A possible plan to divert a Lebanese river that feeds into the Jordan has raised concerns for the Israeli Defense Forces. Lebanese authorities allegedly plan to build a large tourist center close to the Lebanese-Israeli border and re-route water to the new site, reducing the amount of water reaching the Israeli portion of the Jordan River.
"It has our attention and we are keeping a close eye on what is happening there," a spokesperson from the IDF said. "Our concerns range from the diversion of water to the possibility that the tourism center will be used as a cover to launch attacks against Israel."
The water from the Jordan River has long caused conflict between Israel and Lebanon. In 2002, tempers flared after Lebanon started construction on a pump to divert water to the Wazzani village. Prime Minister Ariel Sharon called the diversion, “casus belli” or a pretext for war.
"This could become a strategic problem," an IDF officer said.
Reducing the amount of water flowing into the Israeli portion of the Jordan would also exasperate poor conditions already found along the transnational river. Weeam Iriqat remembers that as a small girl, “The quantity of water was really high when you passed over the bridge.”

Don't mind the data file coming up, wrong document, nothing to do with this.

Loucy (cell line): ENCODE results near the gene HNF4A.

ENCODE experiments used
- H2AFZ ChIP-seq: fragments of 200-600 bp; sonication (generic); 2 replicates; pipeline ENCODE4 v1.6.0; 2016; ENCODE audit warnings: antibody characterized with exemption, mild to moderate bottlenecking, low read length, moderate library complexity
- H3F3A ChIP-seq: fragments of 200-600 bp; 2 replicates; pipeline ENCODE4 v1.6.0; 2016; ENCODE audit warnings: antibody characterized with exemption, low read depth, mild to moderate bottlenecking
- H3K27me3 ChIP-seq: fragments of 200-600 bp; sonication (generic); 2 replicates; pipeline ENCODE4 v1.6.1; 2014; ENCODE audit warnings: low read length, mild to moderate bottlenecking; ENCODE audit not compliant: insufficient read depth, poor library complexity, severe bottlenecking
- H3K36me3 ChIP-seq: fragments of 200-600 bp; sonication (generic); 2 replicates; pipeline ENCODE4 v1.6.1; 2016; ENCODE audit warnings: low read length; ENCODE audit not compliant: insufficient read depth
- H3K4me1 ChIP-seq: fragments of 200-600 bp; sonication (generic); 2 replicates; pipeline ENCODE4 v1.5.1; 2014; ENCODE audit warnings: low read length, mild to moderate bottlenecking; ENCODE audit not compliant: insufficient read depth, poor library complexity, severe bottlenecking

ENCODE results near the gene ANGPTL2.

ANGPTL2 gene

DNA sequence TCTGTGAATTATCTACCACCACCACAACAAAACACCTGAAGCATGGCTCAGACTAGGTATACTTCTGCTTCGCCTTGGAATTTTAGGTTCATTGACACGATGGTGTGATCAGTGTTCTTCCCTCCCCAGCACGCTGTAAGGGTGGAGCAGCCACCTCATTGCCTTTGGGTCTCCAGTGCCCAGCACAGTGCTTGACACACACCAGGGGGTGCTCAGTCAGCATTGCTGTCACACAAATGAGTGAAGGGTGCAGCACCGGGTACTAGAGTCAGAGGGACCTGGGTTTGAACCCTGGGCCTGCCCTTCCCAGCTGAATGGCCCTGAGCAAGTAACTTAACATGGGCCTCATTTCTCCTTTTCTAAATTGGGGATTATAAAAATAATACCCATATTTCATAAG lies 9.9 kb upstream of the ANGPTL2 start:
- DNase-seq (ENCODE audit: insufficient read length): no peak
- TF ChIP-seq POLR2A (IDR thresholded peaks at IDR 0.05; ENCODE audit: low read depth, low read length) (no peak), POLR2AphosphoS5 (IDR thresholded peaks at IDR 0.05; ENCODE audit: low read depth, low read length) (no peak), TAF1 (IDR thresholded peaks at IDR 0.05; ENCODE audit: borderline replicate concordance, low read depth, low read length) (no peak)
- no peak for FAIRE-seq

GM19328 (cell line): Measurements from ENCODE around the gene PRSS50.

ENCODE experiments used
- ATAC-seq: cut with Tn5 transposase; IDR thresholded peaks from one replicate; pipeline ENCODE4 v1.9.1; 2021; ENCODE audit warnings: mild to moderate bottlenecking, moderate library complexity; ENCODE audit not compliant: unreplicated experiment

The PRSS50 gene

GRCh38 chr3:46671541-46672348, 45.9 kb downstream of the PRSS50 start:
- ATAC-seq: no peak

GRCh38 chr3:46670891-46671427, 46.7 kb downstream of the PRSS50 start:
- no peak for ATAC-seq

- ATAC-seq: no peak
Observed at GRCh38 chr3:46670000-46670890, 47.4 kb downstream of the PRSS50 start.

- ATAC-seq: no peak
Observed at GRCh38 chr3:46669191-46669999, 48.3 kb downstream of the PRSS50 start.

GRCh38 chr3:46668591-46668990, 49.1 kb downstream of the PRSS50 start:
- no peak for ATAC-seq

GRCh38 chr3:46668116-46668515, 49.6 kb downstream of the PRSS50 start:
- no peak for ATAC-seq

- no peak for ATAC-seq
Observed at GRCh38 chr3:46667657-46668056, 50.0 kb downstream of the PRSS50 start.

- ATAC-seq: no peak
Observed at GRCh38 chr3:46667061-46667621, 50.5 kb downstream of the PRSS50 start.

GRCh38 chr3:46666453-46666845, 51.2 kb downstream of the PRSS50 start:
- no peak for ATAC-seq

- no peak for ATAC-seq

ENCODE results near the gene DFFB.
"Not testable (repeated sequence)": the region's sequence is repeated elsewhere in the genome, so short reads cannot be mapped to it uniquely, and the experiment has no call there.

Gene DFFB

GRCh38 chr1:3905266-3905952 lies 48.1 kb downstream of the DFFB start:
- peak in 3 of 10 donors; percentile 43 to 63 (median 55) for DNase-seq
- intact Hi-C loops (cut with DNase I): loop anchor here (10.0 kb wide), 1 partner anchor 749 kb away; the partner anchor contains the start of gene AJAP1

Today, some parts of the Jordan have been reduced to a mere trickle as communities on both sides of the border divert more and more water and sewage continues to pollute the river’s water. Gidon Bromberg, the Israeli director of EcoPeace, believes cooperation—not conflict—is essential to clean up the Jordan and ensure that the river will continue to flow for generations to come.
“The governments of the region have blamed the conflict for their lack of action. Management of shared water requires cooperation,” Bromberg said, “It is now up to the governments of Israel, Jordan and the Palestinian Authority to heed the call.”